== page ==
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Napolean and Roxy, two German sheppard/husky mix puppies, play in their water bowl on a hot summer's day.

Photo by Pfc. Drew W. Barker

Summer safety a must for our 4 legged friends

16 Jun 2005 | Pfc. Drew W. Barker

The summer season presents a great opportunity for people to spend time with their pets while enjoying the outdoors, but it also creates an environment that is full of potential hazards for our animal companions.

“Protection from heat, parasites, travel safety, and sterilizing your pet are some of the issues that, while important year-round, need extra attention during the summer months,” said Nancy Peterson, a companion animal specialist, on the American Kennel Club’s official Web site, www.akc.org.

Heat related ailments are the main concern for pets during the summer months. Serious incidents of heat stroke and exhaustion are very common for animals during hot and humid weather and can be deadly if not treated immediately, according to Army Capt. Genevieve Vega, branch chief for Veterinarian Services, Camp Lejeune.

Signs of heat stroke and exhaustion include, but are not limited to, body temperatures exceeding 104 degrees, excessive panting, a dark or bright red tongue and gums, staggering and vomiting, according to the Web site.

Once symptoms are recognized, cooling the pet down becomes a very pressing need.

There are a few treatment methods that are very effective, including applying ice packs to the groin area, allowing the pet to lick ice chips or drink small amounts of cool water and applying rubbing alcohol to the dog’s pads, according to the AKC.

Keeping your pet well hydrated and ensuring their core body temperature remains at a reasonable level is essential to maintaining the health and comfort of your pet and avoiding heat related illness in the upcoming months, according to Vega.

“When it’s hot out, animals need a lot of water and shade,” said Vega. “Also, to keep them cool and avoid dehydration, try and limit their times of high activity to the morning and evening hours when weather is more permitting.”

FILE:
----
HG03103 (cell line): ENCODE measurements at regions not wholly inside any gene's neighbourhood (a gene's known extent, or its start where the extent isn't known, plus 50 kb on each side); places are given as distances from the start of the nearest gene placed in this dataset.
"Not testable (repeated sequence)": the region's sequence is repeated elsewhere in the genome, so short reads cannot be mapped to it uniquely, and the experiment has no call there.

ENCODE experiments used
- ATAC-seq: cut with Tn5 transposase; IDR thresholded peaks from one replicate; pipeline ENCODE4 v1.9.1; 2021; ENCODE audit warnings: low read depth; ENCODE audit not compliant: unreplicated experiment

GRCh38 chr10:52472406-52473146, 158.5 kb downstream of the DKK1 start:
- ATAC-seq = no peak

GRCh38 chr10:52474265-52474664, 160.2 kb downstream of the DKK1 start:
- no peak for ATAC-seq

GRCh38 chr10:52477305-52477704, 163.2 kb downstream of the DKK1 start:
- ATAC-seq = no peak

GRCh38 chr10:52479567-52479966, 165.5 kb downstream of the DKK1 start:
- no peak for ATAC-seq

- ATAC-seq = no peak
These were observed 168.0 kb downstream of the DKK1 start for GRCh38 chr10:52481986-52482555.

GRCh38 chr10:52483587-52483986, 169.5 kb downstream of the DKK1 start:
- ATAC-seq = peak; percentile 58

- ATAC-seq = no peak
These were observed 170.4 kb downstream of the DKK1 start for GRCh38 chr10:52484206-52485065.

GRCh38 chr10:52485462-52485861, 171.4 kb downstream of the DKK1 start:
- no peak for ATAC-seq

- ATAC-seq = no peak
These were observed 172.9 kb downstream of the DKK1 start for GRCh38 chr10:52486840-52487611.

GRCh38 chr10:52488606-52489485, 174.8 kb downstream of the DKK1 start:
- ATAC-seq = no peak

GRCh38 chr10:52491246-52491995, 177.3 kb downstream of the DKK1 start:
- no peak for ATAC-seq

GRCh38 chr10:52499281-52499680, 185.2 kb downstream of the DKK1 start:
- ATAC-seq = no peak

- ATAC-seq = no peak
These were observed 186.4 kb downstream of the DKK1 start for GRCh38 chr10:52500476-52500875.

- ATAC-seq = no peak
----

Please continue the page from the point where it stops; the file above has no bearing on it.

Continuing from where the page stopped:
It is imperative that pets have a shady spot to rest in if they are to be left outside on a hot summer day, and it should be known that doghouses may not be a very good option, as they tend to trap heat, according to Vega.

The most commonly neglected heat hazard to pets is being left in a parked car, according to Vega.

Temperatures inside a car can rise to over 100 degrees in a matter of minutes, according to the Web site.

Another risk factor for pets during the summer months is found in the seasonal insect population. Fleas, ticks and mosquitoes, which carry heartworm disease, are more prevalent in warmer months, according to the AKC.

Parasite prevention for your pet could be as easy as a few shots or wearing a special collar, according to Vega.

In addition to minimizing risk factors, pet owners must also plan ahead for travel.

Many airlines will not ship animals during summer months due to dangers caused by hot weather. Some will only allow dogs to fly in the early morning or in the evening, according to the AKC.

“When traveling by automobile, ensure that the interior of the vehicle remains cool and schedule for frequent bathroom and water breaks,” said Vega.

When traveling with your pet this summer, it is wise to research veterinary clinics in the area you are visiting so that you are prepared to seek emergency assistance as quickly as possible if necessary, according to the Web site.

By taking preventative measures to protect your pet’s health this summer, pet owners can ensure a fun and safe season of outdoor activity.